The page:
Your Views for Aug. 19
If you care about our island home, we the people of these islands need to wake up and concern ourselves with the theft and privatization of our public lands, which are our native ceded lands.
Last year, the Pubic Land Development Corporation (PDLC) was rammed through our state Legislature by Sens. Donovan Dela Cruz and Malama Solomon, co-chairs of the Senate Water, Land and Housing Committee.
These ceded (seized) lands are now under jurisdiction of the Department of Land and Natural Resources and could be turned into hotels, parking lots, office buildings boat harbors or “whatever.” Gov. Neil Abercrombie refers to the PDLC as the “development arm” of the DLNR, as if it were his own piggy bank.
Last year, we warned about the potential danger of PDLC — a corporation that will be exempt from zoning and environmental laws, while, according to a July 31 newspaper editorial, this agency includes, “… appointees with political connections. Cronyism and back-room dealings are genuine threats in a state where land and power go hand in hand.”
Those of us who love and care for this aina should be alarmed that this agency would be exempt “… from all statutes, ordinances, charter provisions, and rules of any government agency.” What is more appalling is that this PDLC has yet to adopt any administrative rules that establish standards or criteria for any projects. But this agency is already considering three proposals. Is this not okole-backwards, or are the rules to be established to fit the proposals?
This whole scheme must come to a halt before this PDLC rushes forward blindly (or not) without any transparency, rules or standards that are essential and in place, open to public scrutiny, before there is any movement toward development of these public lands that belong to all of us and our future generations.
According to the Sierra Club, even the rules as written do not require public hearings on Hawaii Island, if this agency wants to do a project here. Just think: this corporation’s governing body would not be required to get county input on any proposal.
Remember, these lands belong to all the people, not this gang of corporate dictators — a tyrannical body that has accountability only to itself, with transparency for a self-selected few. This is a second overthrow, stripping the people of their land base and economic potential … to say nothing of this being a frontal assault on the democratic process.
Hearings on Hawaii Island:
— HILO: 6 p.m. to 8 p.m., Monday, Aug. 20, at Waiakea High School Cafeteria, 155 West Kawili St., Hilo;
— KONA: 6 p.m. to 8 p.m., Tuesday, Aug. 21, at Konawaena High School Cafeteria, 81-1043 Konawaena School Rd., Kealakekua.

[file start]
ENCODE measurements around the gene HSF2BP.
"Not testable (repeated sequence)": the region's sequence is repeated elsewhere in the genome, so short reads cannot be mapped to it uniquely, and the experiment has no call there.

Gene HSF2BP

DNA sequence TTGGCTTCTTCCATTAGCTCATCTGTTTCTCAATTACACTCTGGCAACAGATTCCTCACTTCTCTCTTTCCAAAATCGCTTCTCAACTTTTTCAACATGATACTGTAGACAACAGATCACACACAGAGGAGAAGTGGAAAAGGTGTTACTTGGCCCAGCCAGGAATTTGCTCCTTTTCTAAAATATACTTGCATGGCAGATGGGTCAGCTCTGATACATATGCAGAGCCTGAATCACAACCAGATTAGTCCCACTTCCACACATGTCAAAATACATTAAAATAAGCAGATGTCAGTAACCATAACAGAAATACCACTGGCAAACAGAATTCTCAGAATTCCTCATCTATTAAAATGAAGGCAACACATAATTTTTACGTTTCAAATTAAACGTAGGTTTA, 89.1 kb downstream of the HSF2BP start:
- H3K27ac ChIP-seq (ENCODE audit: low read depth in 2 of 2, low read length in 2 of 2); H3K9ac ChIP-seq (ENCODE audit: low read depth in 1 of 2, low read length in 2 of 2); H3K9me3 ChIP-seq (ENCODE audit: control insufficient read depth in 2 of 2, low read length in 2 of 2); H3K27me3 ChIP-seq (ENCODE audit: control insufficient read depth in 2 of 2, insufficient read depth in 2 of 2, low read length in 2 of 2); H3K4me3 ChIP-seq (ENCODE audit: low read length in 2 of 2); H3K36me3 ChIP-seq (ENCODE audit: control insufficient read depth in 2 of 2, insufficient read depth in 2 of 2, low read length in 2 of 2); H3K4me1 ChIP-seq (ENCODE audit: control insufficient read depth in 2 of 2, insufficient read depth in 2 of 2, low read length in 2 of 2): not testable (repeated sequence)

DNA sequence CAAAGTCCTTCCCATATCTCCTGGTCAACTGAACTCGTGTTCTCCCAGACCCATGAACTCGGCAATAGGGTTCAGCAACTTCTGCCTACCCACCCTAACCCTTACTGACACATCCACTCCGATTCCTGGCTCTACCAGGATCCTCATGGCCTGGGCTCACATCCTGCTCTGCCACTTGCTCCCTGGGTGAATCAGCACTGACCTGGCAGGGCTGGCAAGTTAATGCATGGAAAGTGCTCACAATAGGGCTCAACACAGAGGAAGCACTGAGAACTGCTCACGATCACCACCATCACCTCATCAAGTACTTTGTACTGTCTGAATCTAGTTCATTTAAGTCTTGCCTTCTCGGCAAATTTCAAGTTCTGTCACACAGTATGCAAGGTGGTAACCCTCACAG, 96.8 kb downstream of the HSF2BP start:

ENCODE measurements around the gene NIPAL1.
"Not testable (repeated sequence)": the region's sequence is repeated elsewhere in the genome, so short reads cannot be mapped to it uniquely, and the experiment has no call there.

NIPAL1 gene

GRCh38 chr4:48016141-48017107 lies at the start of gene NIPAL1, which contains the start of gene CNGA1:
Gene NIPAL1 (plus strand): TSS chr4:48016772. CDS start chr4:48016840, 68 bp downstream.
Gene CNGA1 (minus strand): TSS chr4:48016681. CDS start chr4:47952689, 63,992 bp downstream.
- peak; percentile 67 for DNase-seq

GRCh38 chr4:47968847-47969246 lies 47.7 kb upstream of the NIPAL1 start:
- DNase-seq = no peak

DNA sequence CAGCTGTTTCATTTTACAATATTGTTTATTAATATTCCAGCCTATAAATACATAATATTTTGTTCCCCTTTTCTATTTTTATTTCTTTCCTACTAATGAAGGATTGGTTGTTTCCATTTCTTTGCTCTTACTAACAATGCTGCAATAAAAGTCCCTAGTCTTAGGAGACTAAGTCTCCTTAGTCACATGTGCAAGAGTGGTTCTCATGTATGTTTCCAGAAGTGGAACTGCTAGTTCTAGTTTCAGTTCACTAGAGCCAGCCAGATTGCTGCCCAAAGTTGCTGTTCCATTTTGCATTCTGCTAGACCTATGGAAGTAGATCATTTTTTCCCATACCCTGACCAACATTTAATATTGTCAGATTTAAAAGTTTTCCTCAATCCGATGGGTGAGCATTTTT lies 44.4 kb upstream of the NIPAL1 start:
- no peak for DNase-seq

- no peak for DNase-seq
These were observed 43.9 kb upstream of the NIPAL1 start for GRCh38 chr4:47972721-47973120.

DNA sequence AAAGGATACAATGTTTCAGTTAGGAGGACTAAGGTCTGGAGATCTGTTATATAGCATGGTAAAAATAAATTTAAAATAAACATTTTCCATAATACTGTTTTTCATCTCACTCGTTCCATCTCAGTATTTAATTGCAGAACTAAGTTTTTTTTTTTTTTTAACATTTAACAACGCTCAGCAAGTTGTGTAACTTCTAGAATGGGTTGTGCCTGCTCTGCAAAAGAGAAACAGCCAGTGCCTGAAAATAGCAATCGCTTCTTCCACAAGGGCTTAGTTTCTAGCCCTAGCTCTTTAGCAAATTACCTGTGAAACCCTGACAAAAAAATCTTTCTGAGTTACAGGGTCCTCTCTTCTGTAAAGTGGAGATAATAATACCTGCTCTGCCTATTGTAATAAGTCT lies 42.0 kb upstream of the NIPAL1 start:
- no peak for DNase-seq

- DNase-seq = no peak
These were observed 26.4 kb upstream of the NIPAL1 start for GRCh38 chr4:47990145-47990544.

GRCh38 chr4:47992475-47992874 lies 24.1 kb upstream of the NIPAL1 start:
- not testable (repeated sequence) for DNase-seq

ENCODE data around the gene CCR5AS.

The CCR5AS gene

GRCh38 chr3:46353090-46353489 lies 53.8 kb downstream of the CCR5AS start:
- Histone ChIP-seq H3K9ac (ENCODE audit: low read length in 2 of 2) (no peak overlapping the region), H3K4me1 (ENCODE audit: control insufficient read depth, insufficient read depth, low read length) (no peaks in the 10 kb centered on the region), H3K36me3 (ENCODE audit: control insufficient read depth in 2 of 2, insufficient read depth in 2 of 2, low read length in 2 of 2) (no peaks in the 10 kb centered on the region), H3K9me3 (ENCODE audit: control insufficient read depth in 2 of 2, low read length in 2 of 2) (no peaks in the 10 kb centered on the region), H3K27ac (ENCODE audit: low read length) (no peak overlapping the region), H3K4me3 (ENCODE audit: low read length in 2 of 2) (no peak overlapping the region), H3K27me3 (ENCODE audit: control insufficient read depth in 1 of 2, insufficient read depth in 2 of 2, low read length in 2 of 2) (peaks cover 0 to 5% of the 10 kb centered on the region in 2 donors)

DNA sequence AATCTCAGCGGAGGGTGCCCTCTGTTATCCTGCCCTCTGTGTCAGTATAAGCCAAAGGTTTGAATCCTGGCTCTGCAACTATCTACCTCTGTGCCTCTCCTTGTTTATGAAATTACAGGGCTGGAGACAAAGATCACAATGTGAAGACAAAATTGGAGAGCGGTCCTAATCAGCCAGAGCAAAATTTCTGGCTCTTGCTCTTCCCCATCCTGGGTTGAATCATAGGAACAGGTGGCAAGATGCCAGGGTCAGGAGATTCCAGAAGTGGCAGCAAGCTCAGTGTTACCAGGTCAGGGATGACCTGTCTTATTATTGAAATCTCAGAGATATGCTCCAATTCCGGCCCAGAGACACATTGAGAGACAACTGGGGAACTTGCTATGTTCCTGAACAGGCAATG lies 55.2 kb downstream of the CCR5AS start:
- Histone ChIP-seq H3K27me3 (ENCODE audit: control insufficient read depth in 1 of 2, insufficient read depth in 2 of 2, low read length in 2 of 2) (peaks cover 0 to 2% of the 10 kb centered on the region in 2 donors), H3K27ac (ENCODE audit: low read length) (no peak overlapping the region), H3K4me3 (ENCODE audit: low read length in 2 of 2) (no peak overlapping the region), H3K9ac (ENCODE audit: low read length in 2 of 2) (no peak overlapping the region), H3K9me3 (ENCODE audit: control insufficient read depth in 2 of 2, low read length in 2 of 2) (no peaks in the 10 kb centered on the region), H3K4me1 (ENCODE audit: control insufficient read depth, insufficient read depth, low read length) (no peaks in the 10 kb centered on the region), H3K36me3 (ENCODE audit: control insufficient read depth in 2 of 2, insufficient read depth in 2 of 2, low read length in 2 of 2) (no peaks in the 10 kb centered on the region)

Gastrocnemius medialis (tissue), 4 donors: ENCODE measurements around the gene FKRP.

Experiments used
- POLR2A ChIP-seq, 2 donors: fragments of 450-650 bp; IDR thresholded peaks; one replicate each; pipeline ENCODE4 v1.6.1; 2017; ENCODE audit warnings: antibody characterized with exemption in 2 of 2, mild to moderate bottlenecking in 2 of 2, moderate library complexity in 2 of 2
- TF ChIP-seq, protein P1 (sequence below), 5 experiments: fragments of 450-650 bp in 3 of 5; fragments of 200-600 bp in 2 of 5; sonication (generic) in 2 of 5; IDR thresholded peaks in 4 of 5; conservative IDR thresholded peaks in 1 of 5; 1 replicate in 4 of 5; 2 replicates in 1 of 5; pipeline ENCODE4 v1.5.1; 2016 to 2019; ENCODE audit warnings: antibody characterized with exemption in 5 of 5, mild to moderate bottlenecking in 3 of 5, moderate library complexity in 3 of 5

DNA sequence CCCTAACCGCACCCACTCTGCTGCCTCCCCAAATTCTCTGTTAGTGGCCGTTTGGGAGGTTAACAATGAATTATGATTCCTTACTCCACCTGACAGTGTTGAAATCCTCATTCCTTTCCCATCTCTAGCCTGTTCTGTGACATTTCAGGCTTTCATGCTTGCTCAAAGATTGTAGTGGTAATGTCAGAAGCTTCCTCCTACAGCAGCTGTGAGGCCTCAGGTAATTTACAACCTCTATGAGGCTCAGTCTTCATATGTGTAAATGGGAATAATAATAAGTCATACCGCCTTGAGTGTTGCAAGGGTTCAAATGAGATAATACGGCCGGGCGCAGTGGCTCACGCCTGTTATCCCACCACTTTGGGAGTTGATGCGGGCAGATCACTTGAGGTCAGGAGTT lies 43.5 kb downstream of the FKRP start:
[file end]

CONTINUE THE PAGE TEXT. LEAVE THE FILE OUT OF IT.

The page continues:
All about politics
Those of us who have been around a while can see that the controversy surrounding the primary election is about politics as much as anything. It’s disappointing the Tribune-Herald hasn’t figured that out.
State elections officials should stop pointing fingers and start figuring out how to make sure Election Day goes more smoothly.
What is more important than the safety and health of our residents? The mayor and four members of the County Council have spoken and voted that they really don’t care (“Geothermal vetoes survive,” Tribune-Herald, Aug. 2).
Our feel-good mayor — at any event, forum or gathering — always assures us that residents’ health and safety are his priorities. Yet in the same breath he turns around and vetoes two bills that would have greatly benefited the safety and well-being of many community members living within close proximity to the geothermal plant.
This is proof positive that he speaks in platitudes and assurances that in reality mean nothing.
Then four members of the County Council, all offering flimsy reasons for their no vote, voted not to override the mayor’s vetoes.
The bottom line is that when it comes down to a health study for the residents suffering from toxic emissions, or a Puna emergency response and evacuation plan to escape a highly poisonous cloud of hydrogen sulfide, there is no caring or consideration for these people.
It is hoped that when we select a mayor that we hold him or her accountable for the commitments and statements they make. And, it is important to judge an incumbent mayor by not just by his words, but if he has fulfilled his promises of the past.
This is, also, true for the council members who voted not to override the mayor’s veto. Please do not re-elect the politicians that do not act in the best interests of the people. Good actions speak louder than empty words.
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